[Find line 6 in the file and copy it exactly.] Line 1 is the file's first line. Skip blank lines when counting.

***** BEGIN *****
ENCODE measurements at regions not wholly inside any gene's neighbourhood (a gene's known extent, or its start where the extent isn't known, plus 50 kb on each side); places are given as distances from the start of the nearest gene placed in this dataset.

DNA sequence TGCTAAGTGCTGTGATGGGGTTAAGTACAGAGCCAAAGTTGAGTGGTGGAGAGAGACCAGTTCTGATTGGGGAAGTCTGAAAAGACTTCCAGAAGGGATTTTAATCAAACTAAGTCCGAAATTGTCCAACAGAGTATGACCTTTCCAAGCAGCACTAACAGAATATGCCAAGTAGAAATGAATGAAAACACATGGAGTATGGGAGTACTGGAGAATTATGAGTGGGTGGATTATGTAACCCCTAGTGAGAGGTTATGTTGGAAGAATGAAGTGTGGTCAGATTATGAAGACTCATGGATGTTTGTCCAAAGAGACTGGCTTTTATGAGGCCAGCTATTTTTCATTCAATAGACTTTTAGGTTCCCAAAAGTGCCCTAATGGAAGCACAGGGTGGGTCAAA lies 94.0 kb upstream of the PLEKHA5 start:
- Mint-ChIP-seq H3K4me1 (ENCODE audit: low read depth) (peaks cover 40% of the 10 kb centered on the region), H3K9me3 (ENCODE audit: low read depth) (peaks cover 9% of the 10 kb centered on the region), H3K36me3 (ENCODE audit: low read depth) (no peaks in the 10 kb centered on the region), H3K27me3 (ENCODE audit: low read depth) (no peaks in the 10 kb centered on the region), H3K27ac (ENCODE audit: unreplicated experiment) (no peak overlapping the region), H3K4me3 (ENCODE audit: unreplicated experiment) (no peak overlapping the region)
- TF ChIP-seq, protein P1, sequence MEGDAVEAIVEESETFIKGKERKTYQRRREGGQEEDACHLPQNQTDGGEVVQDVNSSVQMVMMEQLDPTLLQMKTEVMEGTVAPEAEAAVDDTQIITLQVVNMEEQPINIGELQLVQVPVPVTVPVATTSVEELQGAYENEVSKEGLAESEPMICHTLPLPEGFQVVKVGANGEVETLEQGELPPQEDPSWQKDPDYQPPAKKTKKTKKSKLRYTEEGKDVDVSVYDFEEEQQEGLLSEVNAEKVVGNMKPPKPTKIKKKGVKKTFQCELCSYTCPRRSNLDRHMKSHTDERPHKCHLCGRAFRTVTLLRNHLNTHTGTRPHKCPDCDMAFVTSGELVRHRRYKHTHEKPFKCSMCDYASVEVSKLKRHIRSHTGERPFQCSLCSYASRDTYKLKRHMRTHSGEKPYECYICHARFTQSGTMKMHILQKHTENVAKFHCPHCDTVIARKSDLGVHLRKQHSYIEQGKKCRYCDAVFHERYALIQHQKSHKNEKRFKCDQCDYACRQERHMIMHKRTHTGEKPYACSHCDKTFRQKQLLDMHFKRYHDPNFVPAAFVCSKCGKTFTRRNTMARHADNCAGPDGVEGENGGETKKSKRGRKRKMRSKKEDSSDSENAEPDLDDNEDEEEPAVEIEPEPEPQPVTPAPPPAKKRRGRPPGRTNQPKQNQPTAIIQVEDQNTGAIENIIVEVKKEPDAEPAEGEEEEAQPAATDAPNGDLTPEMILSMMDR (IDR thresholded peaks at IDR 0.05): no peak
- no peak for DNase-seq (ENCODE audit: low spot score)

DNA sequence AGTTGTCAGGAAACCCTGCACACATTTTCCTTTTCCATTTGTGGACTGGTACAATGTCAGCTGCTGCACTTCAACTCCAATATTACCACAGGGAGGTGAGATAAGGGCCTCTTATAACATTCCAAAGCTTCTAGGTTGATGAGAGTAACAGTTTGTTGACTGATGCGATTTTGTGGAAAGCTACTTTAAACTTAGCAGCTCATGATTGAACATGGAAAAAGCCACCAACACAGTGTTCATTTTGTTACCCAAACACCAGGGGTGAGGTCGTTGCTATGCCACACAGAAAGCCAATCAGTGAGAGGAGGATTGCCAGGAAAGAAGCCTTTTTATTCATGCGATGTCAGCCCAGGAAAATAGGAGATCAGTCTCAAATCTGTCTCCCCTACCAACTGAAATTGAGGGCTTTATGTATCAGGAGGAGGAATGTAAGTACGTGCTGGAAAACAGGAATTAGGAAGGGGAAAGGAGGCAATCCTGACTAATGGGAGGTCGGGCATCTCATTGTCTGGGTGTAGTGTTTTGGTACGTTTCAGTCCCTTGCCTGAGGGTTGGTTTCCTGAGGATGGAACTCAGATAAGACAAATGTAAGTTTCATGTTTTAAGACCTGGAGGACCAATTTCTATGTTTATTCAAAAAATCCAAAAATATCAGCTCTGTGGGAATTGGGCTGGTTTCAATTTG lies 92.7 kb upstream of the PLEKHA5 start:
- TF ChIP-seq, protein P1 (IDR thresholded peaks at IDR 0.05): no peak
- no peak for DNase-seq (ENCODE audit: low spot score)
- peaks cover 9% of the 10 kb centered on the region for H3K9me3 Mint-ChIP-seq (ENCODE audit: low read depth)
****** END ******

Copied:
DNA sequence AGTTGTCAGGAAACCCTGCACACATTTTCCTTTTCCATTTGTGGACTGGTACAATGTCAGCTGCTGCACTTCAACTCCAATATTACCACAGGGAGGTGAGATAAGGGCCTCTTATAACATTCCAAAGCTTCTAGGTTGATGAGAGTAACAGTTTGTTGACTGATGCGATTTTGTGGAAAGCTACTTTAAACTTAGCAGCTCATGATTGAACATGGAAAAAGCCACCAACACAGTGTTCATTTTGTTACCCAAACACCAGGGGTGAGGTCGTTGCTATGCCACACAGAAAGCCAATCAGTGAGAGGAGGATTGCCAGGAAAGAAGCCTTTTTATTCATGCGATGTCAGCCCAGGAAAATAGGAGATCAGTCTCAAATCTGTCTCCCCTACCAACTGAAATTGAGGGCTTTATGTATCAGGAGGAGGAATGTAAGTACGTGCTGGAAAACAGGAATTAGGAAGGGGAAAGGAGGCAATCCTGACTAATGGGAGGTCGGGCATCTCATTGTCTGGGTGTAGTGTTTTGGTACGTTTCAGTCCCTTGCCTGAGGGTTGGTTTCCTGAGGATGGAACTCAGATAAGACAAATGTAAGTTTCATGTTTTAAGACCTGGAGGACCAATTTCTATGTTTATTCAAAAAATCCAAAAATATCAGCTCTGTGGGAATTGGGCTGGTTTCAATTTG lies 92.7 kb upstream of the PLEKHA5 start: